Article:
Caught on Video: Starbucks Barista Kicks Out a Woman With a Service Dog

Why is it so hard for businesses to educate workers on service dogs?


Starbucks has more than 13,000 stores around the United States, all serving the exact same thing the exact same way. You know its training manual has been honed to perfection, giving all employees precise instructions on how to deal with anything that comes their way, such as soccer moms asking for more caramel drizzle dammit, or people who insist on using the word “doppio.”

So why did an employee in a Brighton, New York, store kick out a woman with a service dog?

It happened in around 3 p.m. on Sunday, Aug. 31, when 24-year-old Amy Kaplan entered the store with her Malamute, Zero. Two years ago, Kaplan suffered a traumatic brain injury as an emergency responder when the ambulance she was working in crashed, according to the Democrat and Chronicle. Zero assists with her memory issues — helping her find her car and the like — and also helping with Kaplan’s anxiety issues.

Starbucks, however, wasn’t having it. The employee wanted her out, even after she calmly told the employee that Zero was a service dog. The employee demurred, saying that he saw “no proof” that Zero was a service dog. Kaplan, well aware that under the Americans with Disabilities Act she is not required to have any documents or papers on hand, attempted to tell the employee as such. He waved her away. He also told someone else to not take any pictures in the store.

“This is a part of daily life when you’re a service dog handler,” Kaplan told the Democrat and Chronicle. “Everywhere you go, nobody wants to let me in.”

Kaplan recorded the exchange, and the employee falls way short on knowing the store policy — and the law — concerning service dogs. Starbucks should be doing a better job getting that information out.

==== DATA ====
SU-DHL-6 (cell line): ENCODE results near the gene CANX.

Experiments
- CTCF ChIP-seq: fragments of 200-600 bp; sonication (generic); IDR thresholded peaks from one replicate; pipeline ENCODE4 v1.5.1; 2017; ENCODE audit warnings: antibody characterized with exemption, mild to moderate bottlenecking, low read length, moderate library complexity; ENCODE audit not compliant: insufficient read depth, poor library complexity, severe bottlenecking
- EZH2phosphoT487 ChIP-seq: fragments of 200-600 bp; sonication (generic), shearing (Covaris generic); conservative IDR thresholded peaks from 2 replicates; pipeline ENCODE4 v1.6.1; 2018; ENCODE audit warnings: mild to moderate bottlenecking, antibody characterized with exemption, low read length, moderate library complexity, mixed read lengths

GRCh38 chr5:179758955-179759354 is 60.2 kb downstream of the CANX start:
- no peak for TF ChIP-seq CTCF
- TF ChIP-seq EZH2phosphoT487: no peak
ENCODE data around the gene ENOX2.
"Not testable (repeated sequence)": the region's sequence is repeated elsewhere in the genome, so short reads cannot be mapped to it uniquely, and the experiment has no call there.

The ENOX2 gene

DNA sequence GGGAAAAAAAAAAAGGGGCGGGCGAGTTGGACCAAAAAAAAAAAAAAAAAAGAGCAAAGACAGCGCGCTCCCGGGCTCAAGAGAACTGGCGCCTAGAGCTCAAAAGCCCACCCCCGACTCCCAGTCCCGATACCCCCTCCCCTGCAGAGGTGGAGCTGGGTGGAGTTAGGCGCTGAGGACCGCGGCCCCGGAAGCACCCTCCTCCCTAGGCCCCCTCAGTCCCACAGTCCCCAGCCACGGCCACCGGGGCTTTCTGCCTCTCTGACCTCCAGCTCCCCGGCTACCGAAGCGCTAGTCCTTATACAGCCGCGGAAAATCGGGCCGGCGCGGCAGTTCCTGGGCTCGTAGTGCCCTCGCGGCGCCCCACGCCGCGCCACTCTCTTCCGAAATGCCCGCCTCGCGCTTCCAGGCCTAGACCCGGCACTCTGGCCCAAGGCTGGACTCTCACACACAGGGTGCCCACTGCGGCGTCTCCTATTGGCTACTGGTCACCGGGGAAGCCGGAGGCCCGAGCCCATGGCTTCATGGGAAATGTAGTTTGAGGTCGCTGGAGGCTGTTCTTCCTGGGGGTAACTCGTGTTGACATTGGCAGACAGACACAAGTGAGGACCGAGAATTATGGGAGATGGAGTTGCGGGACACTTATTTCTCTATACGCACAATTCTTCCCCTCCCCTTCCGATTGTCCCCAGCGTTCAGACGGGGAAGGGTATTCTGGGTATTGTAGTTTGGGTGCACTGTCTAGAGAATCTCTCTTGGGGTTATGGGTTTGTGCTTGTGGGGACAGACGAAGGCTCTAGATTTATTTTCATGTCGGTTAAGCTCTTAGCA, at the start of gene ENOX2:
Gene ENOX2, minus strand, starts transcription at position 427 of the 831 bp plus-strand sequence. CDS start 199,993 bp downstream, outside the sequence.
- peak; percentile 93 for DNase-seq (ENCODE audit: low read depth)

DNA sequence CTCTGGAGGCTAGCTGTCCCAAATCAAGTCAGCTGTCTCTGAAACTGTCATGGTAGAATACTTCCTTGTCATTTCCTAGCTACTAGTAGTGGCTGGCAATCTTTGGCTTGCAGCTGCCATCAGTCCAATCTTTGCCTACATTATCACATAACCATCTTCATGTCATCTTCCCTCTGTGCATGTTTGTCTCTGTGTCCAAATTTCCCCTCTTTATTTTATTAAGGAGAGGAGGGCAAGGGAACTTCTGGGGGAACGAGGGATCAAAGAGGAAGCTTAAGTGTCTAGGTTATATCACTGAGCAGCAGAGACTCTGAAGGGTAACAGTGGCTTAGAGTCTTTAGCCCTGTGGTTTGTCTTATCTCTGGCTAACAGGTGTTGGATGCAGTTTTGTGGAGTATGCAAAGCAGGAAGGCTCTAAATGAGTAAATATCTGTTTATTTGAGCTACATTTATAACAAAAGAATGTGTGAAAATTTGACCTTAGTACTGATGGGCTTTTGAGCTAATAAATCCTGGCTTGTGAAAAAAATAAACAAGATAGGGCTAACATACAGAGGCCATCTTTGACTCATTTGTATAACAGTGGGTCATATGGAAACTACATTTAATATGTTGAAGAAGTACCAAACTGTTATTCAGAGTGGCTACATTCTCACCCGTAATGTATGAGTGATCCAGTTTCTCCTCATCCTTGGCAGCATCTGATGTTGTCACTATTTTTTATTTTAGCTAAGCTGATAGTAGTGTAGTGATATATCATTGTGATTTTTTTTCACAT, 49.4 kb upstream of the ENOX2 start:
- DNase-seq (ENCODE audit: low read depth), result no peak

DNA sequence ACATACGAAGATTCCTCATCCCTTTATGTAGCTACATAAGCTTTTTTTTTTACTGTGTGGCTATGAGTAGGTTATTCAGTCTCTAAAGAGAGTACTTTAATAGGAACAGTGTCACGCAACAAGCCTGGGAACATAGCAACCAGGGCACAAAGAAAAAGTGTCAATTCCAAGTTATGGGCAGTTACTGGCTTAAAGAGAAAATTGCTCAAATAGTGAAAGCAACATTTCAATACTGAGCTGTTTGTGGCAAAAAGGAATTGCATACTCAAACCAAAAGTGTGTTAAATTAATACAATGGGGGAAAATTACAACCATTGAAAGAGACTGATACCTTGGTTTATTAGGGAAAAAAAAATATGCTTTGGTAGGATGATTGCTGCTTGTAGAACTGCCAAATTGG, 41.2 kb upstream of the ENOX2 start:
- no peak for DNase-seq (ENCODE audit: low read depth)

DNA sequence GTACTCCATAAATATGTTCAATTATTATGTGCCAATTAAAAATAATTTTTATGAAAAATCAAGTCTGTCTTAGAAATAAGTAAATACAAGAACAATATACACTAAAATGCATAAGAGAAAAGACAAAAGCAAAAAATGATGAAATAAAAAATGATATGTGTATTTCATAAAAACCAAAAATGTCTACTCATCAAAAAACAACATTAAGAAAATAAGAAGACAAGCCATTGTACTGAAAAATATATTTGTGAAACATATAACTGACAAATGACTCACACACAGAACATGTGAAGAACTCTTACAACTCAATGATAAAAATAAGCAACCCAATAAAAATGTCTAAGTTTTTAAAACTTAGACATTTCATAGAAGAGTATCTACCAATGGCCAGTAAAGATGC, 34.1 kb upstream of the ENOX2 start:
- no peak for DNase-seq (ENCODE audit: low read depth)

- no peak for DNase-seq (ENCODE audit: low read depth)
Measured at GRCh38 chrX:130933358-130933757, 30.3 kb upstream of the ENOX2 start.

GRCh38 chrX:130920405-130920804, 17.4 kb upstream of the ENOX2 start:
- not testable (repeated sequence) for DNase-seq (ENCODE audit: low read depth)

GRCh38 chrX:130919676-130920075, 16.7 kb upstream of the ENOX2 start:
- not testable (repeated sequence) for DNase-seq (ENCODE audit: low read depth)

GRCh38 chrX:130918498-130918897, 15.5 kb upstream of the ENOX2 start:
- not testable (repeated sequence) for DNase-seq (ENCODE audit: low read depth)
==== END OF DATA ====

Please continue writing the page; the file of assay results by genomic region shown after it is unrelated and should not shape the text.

After Kaplan posted the video to YouTube, Starbucks scrambled.

“It’s unfortunate that this happened,” Laurel Harper, a spokeswoman for Starbucks, told the Democrat and Chronicle. “Ms. Kaplan did have an experience that’s absolutely inconsistent with our values and our service animal policy.”

As per the handbook, Harper says that employees are trained to simply ask whether a dog is a service dog and “to welcome customers who say yes without further questions.” She told the Democrat and Chronicle that the company sends out reminders once a year.

As for Kaplan, she’s sick of employees constantly questioning her about her dog, and she went public with the video to get the word out.

“It is extremely stressful to know that every place you go in a day you run the chance of someone telling you to get out because you have a medical assistance device,” Kaplan told WHEC. “Imagine if you are in a wheelchair and they said you can’t come in here, we don’t allow wheelchairs.”

Via the Democrat and Chronicle

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